Negotiating with Terrorists: When is it Acceptable?

Negotiating with Terrorists: When is it Acceptable?

By Paul-Andre Coulibaly '23; Image by AFP/Getty Press of Taliban fighters celebrating in Kandahar

In the wake of the 9/11 attacks, the United States has maintained a military presence in Afghanistan to ward off the Taliban from claiming political power in the country. Twenty years later, President Joe Biden abruptly made the decision to pull all American forces from Afghanistan. On August 10th, 2021, the US government claimed a Taliban takeover “is not inevitable” amid the withdrawal of the troops. It only took 11 days for the Afghan government to collapse and lose control to the Taliban. Evacuation efforts to pull Americans out of Afghanistan were effective, but this left millions of Afghans subject to Taliban authority. Joe Biden defended this move and claimed it as a victory, but this decision has been globally recognized as a catastrophe due to the devastating repercussions that followed.

Today, “Afghanistan faces one of the world’s biggest humanitarian crises.” Not only are people facing insecurity, the economy has totally crumbled. The Taliban imposed restrictions on banks to limit individual withdrawals to $200 per week, basically cutting off all cash circulation in the nation. Food prices skyrocketed and supply plummeted as a result. Women are no longer allowed to work or go to school. Millions are suffering from starvation and unable to earn salaries. The majority of foreign aid in Afghanistan has been suspended due to the Taliban infiltration of the government. Nobody wants to fund or negotiate with terrorists. According to Biden, “The war in Afghanistan is now over”, but another war has risen out of its ashes. The people of Afghanistan are fighting to survive and they need help.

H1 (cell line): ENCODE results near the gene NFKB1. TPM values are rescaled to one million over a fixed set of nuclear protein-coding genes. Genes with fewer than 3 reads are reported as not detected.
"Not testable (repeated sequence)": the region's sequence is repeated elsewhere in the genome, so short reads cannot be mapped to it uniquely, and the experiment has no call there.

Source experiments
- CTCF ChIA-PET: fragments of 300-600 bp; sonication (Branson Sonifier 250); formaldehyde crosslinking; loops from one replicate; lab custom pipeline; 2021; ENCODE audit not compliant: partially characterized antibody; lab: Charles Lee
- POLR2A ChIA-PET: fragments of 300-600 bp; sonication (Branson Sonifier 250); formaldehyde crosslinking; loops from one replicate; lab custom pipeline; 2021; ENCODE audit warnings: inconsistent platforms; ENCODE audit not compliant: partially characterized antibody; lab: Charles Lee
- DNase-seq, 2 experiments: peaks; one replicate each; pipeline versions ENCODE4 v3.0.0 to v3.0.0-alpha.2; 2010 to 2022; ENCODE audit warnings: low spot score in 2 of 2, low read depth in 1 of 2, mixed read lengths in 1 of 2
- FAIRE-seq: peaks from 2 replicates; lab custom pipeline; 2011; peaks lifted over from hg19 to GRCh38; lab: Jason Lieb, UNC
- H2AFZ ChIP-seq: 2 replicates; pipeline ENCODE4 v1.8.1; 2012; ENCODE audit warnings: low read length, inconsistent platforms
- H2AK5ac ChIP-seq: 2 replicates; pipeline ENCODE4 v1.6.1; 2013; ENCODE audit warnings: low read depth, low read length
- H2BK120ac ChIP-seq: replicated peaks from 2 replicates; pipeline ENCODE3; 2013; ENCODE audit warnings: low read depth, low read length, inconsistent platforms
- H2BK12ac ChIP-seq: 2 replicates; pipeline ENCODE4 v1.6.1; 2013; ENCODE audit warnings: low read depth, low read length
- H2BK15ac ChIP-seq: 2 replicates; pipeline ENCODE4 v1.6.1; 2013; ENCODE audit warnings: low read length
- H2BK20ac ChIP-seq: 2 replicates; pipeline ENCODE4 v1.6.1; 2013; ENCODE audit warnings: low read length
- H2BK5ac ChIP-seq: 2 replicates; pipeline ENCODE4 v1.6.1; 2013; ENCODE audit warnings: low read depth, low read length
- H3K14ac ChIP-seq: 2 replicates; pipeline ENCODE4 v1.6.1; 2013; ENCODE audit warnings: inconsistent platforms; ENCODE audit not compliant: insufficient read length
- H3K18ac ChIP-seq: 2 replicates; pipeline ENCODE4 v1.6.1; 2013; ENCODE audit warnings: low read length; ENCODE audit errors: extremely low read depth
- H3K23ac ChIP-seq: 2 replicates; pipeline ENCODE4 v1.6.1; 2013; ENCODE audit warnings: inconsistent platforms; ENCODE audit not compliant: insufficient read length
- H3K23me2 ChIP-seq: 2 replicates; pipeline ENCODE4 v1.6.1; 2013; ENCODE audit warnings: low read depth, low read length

Afghanistan was heavily reliant on United States funds and forces before the Taliban takeover. Now, foreign aid has become their only hope for survival. The United States has maintained a policy not to negotiate with terrorists or pay ransoms, but this is an unprecedented circumstance. The reality of the situation is that bypassing the Taliban to provide humanitarian assistance to the people is a great challenge. With full control of the economy and Sharia Law imposed, access to foreign aid is restricted. Former German chancellor Angela Merkel stated that the Taliban must allow access to UN bodies delivering aid and respect human rights, but she also realizes that humanitarian aid cannot be provided in the current state of Afghanistan’s economy. With a global reluctance to recognize the Taliban as a legitimate government, advances in negotiations are slow.

Afghanistan’s geographic location is critical given their shared borders with Iran, Pakistan, and China along with proximity to Russia. Control of this region carries global implications. As the humanitarian crisis evolves, the deprivation in Afghanistan further exposes the population to terrorism. Humanitarian aid is widely agreed to be necessary. However, does the presence of ISIS in the region call for additional military assistance? The death toll in Afghanistan rises every day, applying pressure on global leaders to take action. At what point does the United States serve a moral obligation to re-intervene in Afghanistan?

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